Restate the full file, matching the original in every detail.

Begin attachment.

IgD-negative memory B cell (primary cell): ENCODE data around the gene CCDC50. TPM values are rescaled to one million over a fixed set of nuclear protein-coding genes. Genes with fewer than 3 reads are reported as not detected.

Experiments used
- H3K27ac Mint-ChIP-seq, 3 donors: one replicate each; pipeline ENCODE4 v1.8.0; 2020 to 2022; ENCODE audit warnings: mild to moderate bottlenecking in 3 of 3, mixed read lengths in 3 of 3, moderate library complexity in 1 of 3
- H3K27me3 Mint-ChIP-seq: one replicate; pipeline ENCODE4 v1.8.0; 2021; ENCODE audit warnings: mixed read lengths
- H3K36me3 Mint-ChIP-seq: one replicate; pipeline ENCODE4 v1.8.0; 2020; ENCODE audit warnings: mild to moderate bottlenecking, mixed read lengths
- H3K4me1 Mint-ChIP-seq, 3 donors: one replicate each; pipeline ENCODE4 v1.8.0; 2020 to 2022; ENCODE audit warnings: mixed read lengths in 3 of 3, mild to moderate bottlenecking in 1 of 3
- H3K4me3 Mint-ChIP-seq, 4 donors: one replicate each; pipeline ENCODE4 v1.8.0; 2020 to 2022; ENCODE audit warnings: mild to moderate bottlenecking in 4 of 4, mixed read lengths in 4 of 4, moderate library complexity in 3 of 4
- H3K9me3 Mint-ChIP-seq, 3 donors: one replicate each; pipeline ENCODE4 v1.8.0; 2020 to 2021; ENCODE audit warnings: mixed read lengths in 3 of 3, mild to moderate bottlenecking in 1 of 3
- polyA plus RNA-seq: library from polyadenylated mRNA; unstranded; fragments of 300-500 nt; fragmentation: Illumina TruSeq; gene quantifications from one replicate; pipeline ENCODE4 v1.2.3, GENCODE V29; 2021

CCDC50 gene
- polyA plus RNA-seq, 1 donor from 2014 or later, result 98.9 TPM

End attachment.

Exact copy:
IgD-negative memory B cell (primary cell): ENCODE data around the gene CCDC50. TPM values are rescaled to one million over a fixed set of nuclear protein-coding genes. Genes with fewer than 3 reads are reported as not detected.

Experiments used
- H3K27ac Mint-ChIP-seq, 3 donors: one replicate each; pipeline ENCODE4 v1.8.0; 2020 to 2022; ENCODE audit warnings: mild to moderate bottlenecking in 3 of 3, mixed read lengths in 3 of 3, moderate library complexity in 1 of 3
- H3K27me3 Mint-ChIP-seq: one replicate; pipeline ENCODE4 v1.8.0; 2021; ENCODE audit warnings: mixed read lengths
- H3K36me3 Mint-ChIP-seq: one replicate; pipeline ENCODE4 v1.8.0; 2020; ENCODE audit warnings: mild to moderate bottlenecking, mixed read lengths
- H3K4me1 Mint-ChIP-seq, 3 donors: one replicate each; pipeline ENCODE4 v1.8.0; 2020 to 2022; ENCODE audit warnings: mixed read lengths in 3 of 3, mild to moderate bottlenecking in 1 of 3
- H3K4me3 Mint-ChIP-seq, 4 donors: one replicate each; pipeline ENCODE4 v1.8.0; 2020 to 2022; ENCODE audit warnings: mild to moderate bottlenecking in 4 of 4, mixed read lengths in 4 of 4, moderate library complexity in 3 of 4
- H3K9me3 Mint-ChIP-seq, 3 donors: one replicate each; pipeline ENCODE4 v1.8.0; 2020 to 2021; ENCODE audit warnings: mixed read lengths in 3 of 3, mild to moderate bottlenecking in 1 of 3
- polyA plus RNA-seq: library from polyadenylated mRNA; unstranded; fragments of 300-500 nt; fragmentation: Illumina TruSeq; gene quantifications from one replicate; pipeline ENCODE4 v1.2.3, GENCODE V29; 2021

CCDC50 gene
- polyA plus RNA-seq, 1 donor from 2014 or later, result 98.9 TPM